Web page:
7th best game of 2019: Phoenix Point

I thought this was pretty good too, I was surprised I was the only person to vote for it in the Quarterlies.

There will be more votes for it in 2020 when it gets a genuine release on better platforms and storefronts.

They seem to have a lot of balance adjustments ahead of them. This is really a very premature 2020 release.

Gosh I wonder where terminator and revenant will fall into this list…

Wait when did they ditch randomness in aiming?

There are no “random numbers”, but there is a bit of randomness.
I asked that question to Tom in another thread, and here was his reply.

So to me, this system creates two distinctions: it makes targeting much more sensible than those tricky % numbers that have made players rage because of lacking to understand their concept. It also means you cannot miss unmissable shots, because of some raw numbers and the weird application of additions and substractions to percentage numbers found in many, many games, like a farcical “You are 3 feet away, you got a 200% hit chance, -30% weapon recoil or whatever, -80% enemy dodge skill = 90% in-game hit chance”. It could be 50%/50% for that matter, it would give the player a better sense of the two extreme outcomes (killing the target, or missing it completely) that may happen.
Just like in Valkyrie Chronicles, you still can totally miss in some unlucky streak though, but I remember in that game I hardly ever blamed the game for making me miss a sniper shot, while that’s my daily raging routine in XCOM.

Can you stop?

“a knack for weaving together gameplay system[s] with clarity and intent”

The Epic butthurt -is- petty and grating. By “better” he must mean… Stadia and Linux? This, from me, petty hater of Microsoft’s attempts.

Can I stop what?

Speaking of other (superior) platforms, any word on a console port?

You know exactly what.

No, you know exactly what!

NO U 56

I’ll go try this game again after they fix it so I don’t get punished for actually playing the missions it provides.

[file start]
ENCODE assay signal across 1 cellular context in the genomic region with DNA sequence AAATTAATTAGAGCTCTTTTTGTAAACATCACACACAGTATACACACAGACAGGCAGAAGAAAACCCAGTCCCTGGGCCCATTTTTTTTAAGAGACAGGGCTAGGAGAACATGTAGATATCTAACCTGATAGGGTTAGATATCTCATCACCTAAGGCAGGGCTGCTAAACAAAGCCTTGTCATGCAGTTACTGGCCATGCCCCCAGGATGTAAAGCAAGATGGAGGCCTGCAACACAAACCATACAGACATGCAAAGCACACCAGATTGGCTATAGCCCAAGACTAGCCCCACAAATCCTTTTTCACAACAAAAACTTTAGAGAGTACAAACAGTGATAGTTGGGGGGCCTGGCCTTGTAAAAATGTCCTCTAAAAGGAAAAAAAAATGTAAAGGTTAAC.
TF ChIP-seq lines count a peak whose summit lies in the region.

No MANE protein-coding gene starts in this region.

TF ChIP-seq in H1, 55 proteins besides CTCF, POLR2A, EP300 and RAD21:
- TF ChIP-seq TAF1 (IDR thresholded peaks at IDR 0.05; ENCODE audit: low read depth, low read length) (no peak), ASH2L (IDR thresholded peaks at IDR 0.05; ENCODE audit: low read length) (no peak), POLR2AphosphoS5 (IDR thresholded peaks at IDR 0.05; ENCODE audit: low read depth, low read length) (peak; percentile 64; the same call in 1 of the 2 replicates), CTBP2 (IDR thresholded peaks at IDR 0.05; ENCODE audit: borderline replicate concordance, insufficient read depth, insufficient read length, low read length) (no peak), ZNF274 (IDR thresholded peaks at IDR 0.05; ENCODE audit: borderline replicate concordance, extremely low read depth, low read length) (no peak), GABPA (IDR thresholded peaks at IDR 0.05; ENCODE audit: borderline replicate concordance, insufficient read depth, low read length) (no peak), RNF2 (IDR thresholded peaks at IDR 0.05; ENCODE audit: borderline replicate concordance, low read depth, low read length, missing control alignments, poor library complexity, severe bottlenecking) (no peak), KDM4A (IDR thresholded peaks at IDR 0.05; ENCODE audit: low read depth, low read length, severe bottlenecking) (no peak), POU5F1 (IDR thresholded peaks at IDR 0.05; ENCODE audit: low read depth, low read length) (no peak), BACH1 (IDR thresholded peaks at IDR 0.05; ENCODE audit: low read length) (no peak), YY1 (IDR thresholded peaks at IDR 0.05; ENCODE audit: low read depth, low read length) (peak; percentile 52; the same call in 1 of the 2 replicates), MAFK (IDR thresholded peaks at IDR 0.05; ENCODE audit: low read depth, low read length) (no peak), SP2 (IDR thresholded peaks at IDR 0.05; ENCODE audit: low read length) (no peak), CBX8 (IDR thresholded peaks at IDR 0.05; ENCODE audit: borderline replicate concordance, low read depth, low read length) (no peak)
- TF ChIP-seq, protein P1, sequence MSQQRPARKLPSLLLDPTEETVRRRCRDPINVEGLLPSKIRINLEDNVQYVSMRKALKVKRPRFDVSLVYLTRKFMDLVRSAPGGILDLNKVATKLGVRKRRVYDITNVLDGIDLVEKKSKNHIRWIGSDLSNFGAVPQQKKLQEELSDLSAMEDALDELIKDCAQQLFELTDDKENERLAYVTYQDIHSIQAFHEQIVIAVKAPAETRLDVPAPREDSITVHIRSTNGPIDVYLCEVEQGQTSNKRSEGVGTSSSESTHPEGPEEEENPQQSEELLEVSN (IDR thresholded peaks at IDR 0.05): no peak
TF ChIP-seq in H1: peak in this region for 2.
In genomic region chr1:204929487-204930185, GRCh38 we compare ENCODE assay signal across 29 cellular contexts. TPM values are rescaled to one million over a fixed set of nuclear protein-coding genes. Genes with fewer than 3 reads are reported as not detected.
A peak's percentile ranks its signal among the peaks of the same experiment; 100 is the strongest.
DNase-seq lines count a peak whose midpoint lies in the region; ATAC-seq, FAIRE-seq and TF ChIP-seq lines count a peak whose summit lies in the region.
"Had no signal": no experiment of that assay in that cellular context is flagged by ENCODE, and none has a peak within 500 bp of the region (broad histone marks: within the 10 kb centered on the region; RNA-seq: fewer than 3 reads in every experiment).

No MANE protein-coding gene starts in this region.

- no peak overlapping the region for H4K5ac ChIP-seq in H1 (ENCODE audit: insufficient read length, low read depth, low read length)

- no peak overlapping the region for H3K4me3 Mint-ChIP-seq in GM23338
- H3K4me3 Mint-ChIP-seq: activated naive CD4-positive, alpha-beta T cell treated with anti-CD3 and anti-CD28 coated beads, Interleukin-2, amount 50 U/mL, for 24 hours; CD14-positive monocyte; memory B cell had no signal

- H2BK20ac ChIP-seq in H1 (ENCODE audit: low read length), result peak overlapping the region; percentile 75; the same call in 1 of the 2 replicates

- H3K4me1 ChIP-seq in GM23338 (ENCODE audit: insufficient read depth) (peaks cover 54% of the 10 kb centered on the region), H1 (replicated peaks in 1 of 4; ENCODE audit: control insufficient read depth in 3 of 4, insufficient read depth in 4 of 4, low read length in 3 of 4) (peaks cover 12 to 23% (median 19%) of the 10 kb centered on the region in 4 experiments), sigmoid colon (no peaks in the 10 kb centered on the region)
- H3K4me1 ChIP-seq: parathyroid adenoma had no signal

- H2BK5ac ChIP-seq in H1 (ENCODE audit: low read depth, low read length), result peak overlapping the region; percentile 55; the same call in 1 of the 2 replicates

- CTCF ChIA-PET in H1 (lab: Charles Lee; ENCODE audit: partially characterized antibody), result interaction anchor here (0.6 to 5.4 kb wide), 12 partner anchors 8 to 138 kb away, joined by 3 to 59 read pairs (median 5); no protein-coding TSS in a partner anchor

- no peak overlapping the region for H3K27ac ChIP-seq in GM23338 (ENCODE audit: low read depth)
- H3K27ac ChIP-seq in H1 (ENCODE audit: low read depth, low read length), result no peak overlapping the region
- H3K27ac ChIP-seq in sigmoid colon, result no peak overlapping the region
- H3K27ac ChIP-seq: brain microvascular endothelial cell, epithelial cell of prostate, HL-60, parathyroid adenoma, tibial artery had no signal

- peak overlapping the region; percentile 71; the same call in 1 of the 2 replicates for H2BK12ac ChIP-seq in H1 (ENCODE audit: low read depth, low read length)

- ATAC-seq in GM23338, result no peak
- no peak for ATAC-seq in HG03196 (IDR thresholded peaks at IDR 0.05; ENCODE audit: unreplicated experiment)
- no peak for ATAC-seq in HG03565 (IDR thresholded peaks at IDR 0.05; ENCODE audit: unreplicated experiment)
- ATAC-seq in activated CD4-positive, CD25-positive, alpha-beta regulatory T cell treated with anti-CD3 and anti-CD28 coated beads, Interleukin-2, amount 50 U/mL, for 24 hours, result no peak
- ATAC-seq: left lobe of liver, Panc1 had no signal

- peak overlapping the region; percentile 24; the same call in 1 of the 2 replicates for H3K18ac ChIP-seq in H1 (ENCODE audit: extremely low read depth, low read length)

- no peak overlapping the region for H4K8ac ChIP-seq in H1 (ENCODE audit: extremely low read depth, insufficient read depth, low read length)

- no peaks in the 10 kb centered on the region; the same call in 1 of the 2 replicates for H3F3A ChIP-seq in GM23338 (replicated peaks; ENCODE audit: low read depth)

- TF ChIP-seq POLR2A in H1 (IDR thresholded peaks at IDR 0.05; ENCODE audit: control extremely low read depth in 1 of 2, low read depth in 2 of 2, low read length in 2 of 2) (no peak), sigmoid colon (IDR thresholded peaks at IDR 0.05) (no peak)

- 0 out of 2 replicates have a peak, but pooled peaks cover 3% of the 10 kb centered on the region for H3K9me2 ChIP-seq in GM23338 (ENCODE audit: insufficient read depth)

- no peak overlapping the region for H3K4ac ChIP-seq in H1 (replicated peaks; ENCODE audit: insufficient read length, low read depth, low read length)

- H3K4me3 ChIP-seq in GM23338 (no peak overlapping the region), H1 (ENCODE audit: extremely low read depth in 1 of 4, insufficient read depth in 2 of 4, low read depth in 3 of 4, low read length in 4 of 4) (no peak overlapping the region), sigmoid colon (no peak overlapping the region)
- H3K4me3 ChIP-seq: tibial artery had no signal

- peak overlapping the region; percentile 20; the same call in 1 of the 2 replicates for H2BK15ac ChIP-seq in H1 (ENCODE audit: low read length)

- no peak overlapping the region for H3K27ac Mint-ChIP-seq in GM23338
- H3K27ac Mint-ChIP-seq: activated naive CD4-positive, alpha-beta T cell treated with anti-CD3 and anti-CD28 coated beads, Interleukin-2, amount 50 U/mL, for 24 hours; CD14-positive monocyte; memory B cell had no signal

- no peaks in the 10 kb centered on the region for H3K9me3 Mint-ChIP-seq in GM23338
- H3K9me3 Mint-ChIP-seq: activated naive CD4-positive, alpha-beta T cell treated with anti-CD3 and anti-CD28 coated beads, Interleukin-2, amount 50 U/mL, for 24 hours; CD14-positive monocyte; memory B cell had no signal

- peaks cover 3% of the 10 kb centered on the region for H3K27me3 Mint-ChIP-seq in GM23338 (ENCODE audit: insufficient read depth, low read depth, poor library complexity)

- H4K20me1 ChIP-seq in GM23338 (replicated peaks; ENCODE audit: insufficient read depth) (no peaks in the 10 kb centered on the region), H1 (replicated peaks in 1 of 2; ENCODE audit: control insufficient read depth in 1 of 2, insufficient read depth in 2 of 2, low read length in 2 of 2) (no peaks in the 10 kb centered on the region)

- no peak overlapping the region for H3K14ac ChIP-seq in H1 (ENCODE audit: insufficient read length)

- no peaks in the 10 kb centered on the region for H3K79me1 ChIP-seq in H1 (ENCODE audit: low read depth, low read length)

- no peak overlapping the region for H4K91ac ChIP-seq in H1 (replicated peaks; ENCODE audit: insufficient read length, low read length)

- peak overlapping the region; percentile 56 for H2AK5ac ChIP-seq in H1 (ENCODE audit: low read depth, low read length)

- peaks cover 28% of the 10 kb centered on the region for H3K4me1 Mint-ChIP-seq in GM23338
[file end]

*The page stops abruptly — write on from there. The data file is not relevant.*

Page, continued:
On more substantive issues, I am most intrigued by Tom’s comments about making the strategic and tactical gameplay mesh. I agree with his critique of both Total War and XCOM in terms of “whiplash”. His point that allowing the player to choose when to transition from strategic to tactical can help sounds right to me.

One specific example that I’ve recently played a lot of is HBS’ Battletech: you can noodle about the galaxy, upgrading mechs, buying and selling gear, and getting your super-mechs ready, and you choose when to take a mission,and what kind of mission to see what your mechs can do. If you see a mission that requires adjustments to your mechs, you can retool them and advance time until they are ready (if you want to spend the precious resource of time, that is) and then for example do a mission on a desert world with custom extra-cooling-mechs etc.

Once Phoenix Point has a cooked a bit and is available on Steam (I’m too old and lazy to be arsed with these newfangled storefronts) I’m looking forward to it.

I appreciate Tom’s take on this game. It isn’t finished by any stretch of the imagination. But what is there shows that there is a deep and satisfying game already. And I love to read what Tom writes.

Did you play Snapshot’s Chaos Reborn before it was rebooted with a whole mess of randomness? Because that’s how Phoenix Point works.

You got this backwards Tom. The original CR was full of randomness. The added Law mode got rid of most randomness, at the cost of good gameplay.

Hmmm… I blew this game off totally… but maybe it is good? Huh. Looked like a cheap rip-off of … well, other games… . plus epic.

Maybe I shouldn’t use my stereotypic mind in a negative fashion and open up a bit. PLUS --I have a 10 dollar epic gift card…

I don’t know if it’s fair to suggest the guy who invented this kind of game has ripped off games that ripped him off in the first place :)